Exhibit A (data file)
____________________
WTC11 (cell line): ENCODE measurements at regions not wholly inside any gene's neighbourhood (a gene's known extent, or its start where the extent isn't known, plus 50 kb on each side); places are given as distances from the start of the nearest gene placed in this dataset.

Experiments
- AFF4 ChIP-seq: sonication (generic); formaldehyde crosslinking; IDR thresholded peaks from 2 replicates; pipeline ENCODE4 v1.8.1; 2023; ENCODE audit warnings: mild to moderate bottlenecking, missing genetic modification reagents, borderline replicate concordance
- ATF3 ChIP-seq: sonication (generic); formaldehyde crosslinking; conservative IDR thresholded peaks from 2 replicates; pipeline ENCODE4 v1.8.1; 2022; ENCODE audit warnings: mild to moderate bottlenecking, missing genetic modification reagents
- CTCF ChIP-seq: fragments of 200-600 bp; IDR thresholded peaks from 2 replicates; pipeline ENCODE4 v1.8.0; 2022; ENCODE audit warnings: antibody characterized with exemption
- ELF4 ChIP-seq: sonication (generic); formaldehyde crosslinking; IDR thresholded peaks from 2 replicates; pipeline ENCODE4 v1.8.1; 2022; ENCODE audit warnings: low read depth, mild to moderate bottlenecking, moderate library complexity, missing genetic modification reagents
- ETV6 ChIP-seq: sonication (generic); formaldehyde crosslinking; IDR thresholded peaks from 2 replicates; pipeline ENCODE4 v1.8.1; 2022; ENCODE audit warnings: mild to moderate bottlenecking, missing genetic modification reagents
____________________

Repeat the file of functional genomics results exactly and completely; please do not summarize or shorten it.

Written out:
WTC11 (cell line): ENCODE measurements at regions not wholly inside any gene's neighbourhood (a gene's known extent, or its start where the extent isn't known, plus 50 kb on each side); places are given as distances from the start of the nearest gene placed in this dataset.

Experiments
- AFF4 ChIP-seq: sonication (generic); formaldehyde crosslinking; IDR thresholded peaks from 2 replicates; pipeline ENCODE4 v1.8.1; 2023; ENCODE audit warnings: mild to moderate bottlenecking, missing genetic modification reagents, borderline replicate concordance
- ATF3 ChIP-seq: sonication (generic); formaldehyde crosslinking; conservative IDR thresholded peaks from 2 replicates; pipeline ENCODE4 v1.8.1; 2022; ENCODE audit warnings: mild to moderate bottlenecking, missing genetic modification reagents
- CTCF ChIP-seq: fragments of 200-600 bp; IDR thresholded peaks from 2 replicates; pipeline ENCODE4 v1.8.0; 2022; ENCODE audit warnings: antibody characterized with exemption
- ELF4 ChIP-seq: sonication (generic); formaldehyde crosslinking; IDR thresholded peaks from 2 replicates; pipeline ENCODE4 v1.8.1; 2022; ENCODE audit warnings: low read depth, mild to moderate bottlenecking, moderate library complexity, missing genetic modification reagents
- ETV6 ChIP-seq: sonication (generic); formaldehyde crosslinking; IDR thresholded peaks from 2 replicates; pipeline ENCODE4 v1.8.1; 2022; ENCODE audit warnings: mild to moderate bottlenecking, missing genetic modification reagents